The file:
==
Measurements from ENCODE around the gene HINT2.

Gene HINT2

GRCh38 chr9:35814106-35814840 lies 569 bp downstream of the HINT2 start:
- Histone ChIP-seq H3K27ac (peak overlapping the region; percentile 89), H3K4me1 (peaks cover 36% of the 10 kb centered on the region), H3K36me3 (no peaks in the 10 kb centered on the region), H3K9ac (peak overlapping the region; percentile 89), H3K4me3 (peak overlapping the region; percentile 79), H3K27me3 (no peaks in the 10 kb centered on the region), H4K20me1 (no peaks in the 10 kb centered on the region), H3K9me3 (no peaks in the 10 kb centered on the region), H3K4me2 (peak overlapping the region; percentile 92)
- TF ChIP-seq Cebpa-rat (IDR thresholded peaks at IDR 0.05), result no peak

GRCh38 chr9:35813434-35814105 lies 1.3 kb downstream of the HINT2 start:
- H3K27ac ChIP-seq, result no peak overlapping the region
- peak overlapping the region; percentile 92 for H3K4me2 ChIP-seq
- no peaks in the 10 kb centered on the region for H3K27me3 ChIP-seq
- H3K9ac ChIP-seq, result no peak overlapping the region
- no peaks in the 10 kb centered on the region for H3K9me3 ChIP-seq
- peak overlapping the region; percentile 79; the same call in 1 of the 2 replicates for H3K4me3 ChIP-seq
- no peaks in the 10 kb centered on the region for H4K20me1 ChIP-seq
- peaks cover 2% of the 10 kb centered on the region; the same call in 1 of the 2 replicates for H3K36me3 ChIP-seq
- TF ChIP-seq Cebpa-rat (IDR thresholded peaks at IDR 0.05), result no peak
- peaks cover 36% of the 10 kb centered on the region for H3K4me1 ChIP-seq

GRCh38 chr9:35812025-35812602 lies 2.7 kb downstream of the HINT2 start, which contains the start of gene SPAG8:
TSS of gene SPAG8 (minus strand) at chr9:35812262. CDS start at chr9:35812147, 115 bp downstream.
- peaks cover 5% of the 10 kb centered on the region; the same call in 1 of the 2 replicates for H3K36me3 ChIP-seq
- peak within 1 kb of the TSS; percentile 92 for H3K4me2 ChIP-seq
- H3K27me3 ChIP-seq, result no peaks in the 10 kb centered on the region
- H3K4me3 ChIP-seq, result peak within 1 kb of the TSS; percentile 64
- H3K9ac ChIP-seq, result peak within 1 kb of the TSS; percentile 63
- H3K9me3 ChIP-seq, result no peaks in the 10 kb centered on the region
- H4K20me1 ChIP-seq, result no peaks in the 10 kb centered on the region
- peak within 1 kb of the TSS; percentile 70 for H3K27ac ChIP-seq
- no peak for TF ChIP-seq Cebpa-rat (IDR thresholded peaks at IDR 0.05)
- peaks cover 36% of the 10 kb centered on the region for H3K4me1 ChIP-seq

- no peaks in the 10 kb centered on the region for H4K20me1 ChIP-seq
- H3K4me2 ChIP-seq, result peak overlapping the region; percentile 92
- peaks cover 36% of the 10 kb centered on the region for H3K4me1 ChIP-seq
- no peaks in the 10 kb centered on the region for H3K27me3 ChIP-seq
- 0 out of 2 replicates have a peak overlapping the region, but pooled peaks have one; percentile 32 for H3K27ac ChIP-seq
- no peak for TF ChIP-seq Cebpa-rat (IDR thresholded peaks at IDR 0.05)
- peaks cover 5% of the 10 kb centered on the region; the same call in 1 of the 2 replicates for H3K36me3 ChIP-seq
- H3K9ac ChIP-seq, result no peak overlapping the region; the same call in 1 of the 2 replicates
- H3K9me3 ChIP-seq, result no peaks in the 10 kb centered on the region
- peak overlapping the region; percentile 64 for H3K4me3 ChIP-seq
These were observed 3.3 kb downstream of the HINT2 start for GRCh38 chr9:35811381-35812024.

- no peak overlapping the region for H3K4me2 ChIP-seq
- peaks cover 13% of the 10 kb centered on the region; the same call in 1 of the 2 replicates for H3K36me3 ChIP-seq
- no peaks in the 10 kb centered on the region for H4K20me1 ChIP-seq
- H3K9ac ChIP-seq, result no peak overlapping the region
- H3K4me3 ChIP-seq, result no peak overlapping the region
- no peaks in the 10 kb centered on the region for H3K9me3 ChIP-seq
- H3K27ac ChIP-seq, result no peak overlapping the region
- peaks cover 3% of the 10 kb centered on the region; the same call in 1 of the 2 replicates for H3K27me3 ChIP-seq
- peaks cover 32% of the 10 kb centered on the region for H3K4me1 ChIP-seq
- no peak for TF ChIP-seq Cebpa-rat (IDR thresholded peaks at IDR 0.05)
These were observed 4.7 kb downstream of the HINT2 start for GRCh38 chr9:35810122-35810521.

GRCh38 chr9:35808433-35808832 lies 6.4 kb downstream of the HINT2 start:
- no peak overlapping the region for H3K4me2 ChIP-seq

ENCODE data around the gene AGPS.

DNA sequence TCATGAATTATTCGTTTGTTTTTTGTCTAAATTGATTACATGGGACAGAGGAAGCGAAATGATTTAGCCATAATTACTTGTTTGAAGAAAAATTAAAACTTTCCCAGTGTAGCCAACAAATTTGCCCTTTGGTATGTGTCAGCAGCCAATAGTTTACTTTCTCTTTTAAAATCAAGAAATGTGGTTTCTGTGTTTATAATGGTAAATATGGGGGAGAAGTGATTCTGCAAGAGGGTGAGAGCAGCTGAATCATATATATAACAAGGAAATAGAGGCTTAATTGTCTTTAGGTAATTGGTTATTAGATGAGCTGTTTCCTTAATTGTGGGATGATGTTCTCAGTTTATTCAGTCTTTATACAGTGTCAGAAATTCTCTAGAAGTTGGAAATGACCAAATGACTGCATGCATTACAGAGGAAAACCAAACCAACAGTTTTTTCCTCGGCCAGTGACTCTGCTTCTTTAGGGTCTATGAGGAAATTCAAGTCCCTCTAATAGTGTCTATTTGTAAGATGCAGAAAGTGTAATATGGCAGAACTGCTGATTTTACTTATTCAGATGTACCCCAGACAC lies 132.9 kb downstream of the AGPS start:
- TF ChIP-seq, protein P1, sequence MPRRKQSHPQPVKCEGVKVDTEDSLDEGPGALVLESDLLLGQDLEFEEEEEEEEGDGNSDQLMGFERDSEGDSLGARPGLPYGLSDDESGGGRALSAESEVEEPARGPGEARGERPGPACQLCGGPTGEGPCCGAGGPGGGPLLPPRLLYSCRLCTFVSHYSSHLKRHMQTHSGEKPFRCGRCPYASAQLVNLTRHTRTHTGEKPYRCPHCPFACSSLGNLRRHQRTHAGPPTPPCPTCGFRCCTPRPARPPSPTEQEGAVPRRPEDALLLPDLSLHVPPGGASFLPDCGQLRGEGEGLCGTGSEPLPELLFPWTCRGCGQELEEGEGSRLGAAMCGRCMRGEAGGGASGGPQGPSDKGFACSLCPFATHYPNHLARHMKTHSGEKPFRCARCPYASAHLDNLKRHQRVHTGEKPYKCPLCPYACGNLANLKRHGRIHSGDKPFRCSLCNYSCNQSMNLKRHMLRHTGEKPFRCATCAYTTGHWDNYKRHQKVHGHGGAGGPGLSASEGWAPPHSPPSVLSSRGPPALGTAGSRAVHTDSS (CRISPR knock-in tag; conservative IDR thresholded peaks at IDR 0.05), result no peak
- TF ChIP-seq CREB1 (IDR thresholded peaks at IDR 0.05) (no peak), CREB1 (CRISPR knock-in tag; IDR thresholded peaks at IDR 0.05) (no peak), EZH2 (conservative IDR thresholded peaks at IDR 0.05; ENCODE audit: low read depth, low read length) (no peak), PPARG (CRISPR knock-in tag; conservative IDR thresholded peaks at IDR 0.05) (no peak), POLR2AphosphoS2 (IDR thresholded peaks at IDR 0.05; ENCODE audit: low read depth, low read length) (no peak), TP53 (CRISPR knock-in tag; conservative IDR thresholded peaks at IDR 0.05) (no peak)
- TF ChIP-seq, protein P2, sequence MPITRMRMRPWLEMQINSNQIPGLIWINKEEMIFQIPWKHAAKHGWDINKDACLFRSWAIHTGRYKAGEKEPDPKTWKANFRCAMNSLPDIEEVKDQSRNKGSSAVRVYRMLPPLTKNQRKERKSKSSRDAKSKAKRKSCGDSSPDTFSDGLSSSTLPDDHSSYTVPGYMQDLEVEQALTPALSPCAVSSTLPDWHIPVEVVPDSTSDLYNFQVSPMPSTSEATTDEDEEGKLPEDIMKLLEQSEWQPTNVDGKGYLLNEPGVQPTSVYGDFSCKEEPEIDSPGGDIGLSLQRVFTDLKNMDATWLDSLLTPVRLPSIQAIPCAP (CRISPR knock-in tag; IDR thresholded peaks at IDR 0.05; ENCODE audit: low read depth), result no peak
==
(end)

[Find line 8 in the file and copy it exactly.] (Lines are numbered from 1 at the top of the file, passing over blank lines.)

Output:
- peak overlapping the region; percentile 92 for H3K4me2 ChIP-seq